A number of clever, yet common techniques have been the basis for several social engineering attacks we’ve seen lately. Hackers are registering domain names similar to authentic domains in an effort to make the e-mail recipient believe that the sender’s request is legitimate.
These techniques can consist of one or more of the following:
- Homoglyphs – A homoglyph is one or more characters with shapes that appear identical or very similar. For example, a capital O and the number 0, a number 1 and lower-case l, a lower-case g and q, you get the idea. Believe it or not, it’s quite common for someone to mistake these letters for one-another when spoofed and replaced in a domain name. (e.g., ahrconsu1ting.com (yes, that’s a number one in place of the letter l))
- Transposition – Simply put, its swapping letters that are adjacent to one-another. most people won’t notice this in a domain name when quickly glancing at a senders e-mail address. (e.g., ahrconsutling.com)
- Repetition – Repeating one of the letters in the domain name (e.g., ahrconsultting.com)
- Replacement – Replacement of one of the letters in the domain name, usually with a letter in proximity of the original letter on the keyboard (e.g, ahrconsilting.com)
- Omission – Removal of one of the letters from the domain name (e.g., ahrcnsulting.com)
- Insertion – Inserting an extra letter into the domain name (e.g., ahrconsiulting.com)
So how is this used by phishers (read: hackers)?
- A hacker will research a company on any number of corporate information sites (Manta, Spokeo, etc.) to gather data about its structure, owners, website, email addresses, revenue, and any other publicly available information
- They will then privately register a domain similar to the target’s domain using the above techniques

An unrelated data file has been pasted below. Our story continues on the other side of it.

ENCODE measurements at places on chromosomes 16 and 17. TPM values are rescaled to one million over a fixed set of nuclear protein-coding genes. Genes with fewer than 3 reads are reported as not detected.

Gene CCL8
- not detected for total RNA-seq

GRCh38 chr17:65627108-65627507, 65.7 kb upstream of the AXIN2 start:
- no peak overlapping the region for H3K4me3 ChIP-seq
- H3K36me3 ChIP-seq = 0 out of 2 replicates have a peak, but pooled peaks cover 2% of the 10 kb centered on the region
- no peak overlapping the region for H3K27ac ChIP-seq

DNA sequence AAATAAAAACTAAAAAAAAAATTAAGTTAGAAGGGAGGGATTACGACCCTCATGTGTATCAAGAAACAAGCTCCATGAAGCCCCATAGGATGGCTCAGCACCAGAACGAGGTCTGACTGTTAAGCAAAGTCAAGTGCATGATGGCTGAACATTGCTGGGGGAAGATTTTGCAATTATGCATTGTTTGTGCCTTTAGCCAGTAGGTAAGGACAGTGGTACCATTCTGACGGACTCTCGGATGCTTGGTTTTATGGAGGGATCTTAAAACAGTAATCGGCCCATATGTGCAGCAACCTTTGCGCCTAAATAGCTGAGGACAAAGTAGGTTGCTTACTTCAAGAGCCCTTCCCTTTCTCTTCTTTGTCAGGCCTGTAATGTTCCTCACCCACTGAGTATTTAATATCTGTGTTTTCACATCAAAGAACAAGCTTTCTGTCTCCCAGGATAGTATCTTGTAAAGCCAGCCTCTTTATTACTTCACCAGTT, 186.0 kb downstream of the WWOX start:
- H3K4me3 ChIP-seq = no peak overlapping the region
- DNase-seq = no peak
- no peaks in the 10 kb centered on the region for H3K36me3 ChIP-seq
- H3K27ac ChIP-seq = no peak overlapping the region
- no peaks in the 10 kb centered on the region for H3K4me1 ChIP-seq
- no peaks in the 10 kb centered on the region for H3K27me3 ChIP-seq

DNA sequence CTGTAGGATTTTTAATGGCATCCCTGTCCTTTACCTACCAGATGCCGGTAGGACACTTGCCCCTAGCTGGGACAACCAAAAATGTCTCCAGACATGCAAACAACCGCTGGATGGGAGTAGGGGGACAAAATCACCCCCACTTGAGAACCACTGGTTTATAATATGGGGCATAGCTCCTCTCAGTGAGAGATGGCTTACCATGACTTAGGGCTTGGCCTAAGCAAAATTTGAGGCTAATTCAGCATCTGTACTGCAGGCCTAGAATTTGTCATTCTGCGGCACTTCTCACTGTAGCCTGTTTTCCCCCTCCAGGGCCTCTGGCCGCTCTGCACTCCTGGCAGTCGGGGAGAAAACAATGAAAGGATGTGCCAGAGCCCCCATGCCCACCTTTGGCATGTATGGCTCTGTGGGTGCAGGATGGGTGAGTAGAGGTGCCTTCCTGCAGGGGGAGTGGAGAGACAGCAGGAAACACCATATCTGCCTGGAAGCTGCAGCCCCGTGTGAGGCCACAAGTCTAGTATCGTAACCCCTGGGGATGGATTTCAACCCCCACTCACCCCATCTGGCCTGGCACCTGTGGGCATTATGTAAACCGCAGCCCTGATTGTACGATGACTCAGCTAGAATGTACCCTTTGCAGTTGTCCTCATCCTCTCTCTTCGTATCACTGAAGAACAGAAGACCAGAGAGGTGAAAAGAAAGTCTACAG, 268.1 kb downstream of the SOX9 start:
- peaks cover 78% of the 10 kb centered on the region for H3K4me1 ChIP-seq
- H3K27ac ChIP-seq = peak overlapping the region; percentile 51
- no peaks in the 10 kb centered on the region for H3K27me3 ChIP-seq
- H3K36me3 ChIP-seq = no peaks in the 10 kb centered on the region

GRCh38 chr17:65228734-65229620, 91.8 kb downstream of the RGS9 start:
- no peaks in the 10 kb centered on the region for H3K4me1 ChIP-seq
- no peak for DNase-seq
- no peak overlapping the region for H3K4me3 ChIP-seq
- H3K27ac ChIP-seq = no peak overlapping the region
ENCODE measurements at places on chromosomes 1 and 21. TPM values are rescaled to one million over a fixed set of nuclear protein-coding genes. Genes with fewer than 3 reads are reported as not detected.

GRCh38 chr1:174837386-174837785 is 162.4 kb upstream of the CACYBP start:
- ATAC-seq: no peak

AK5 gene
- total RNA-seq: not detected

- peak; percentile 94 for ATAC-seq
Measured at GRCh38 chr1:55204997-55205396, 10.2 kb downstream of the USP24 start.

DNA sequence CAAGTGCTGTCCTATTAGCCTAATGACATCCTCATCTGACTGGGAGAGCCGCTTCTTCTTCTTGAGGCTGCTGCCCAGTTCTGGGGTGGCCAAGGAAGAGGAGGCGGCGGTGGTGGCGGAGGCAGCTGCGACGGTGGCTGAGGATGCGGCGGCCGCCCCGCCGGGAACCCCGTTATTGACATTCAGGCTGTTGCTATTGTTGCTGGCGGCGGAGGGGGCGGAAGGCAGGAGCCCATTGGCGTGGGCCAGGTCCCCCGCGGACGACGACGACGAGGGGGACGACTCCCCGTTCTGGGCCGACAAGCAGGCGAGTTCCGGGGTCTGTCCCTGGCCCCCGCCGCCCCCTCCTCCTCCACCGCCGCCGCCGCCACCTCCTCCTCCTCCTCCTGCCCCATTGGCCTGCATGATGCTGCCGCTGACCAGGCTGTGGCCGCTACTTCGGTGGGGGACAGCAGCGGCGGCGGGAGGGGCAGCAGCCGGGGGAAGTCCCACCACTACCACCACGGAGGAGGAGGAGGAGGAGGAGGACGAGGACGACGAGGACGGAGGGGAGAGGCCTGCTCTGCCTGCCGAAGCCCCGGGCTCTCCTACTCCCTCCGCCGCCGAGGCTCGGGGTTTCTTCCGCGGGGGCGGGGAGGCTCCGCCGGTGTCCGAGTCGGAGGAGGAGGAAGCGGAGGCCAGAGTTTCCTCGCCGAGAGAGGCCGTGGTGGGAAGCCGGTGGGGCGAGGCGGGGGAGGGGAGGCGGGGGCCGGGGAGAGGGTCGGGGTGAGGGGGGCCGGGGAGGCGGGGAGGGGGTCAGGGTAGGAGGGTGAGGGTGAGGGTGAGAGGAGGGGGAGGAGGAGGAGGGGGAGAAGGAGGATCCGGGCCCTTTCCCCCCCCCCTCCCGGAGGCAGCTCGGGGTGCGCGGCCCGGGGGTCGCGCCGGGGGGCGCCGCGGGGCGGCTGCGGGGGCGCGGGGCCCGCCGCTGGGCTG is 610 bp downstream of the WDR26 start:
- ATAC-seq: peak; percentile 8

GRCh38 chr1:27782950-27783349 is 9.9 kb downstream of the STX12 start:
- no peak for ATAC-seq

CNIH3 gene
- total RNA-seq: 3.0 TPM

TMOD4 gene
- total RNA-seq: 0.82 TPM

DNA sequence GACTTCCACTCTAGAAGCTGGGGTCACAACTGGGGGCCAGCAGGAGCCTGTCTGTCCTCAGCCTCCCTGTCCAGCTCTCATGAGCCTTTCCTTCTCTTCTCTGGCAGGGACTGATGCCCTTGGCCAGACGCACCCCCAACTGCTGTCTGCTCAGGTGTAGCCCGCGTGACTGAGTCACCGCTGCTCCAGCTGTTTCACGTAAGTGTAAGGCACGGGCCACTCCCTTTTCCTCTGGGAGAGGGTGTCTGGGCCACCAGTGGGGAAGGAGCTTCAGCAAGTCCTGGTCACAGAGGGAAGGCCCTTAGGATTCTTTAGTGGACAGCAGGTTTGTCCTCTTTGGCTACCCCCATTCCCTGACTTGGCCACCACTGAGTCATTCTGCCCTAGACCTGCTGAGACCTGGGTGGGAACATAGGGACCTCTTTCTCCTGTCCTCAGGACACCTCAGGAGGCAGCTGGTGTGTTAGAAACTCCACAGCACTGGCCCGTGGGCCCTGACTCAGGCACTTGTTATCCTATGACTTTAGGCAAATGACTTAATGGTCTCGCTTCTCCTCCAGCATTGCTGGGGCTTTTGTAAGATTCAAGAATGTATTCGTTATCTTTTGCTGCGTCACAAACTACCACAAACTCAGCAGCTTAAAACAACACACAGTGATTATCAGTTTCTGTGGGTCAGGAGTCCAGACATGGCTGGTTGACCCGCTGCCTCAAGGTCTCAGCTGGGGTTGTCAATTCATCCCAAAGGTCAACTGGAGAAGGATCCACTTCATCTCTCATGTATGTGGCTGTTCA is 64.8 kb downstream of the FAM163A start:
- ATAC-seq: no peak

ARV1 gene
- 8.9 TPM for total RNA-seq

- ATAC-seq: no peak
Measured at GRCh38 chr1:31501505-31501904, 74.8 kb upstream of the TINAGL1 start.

- They will immediately send an e-mail from the CEO or President (or similar) to a mid- or high-level employee, preferably in finance, with an official-looking request
- The e-mail will typically request a money wire transfer or some other type of urgent monetary request be sent to a particular account or recipient
- The request may also have what appears to be an official-looking e-mail signature compiled from the information gathered above
Don’t fall victim to this fairly common attack, be sure to double check authenticity of e-mail name and domain name spellings.
When in doubt, make sure a verbal approval is acquired before doing ANYTHING involving company capital.
To read more about Malicious Social Engineering, see our other blog post: Can you expand a bit more on the threat posed by malicious social engineering?
ESPN recently reported that a laptop containing the medical records of thousands of NFL players was stolen from the car of a Washington Redskins’ trainer. And while the team released a statement saying no health information protected under HIPAA guidelines was at risk, the incident shows that EMRs are vulnerable no matter the size of your company. That’s why you need to have all medical records completely protected no matter where they are being stored.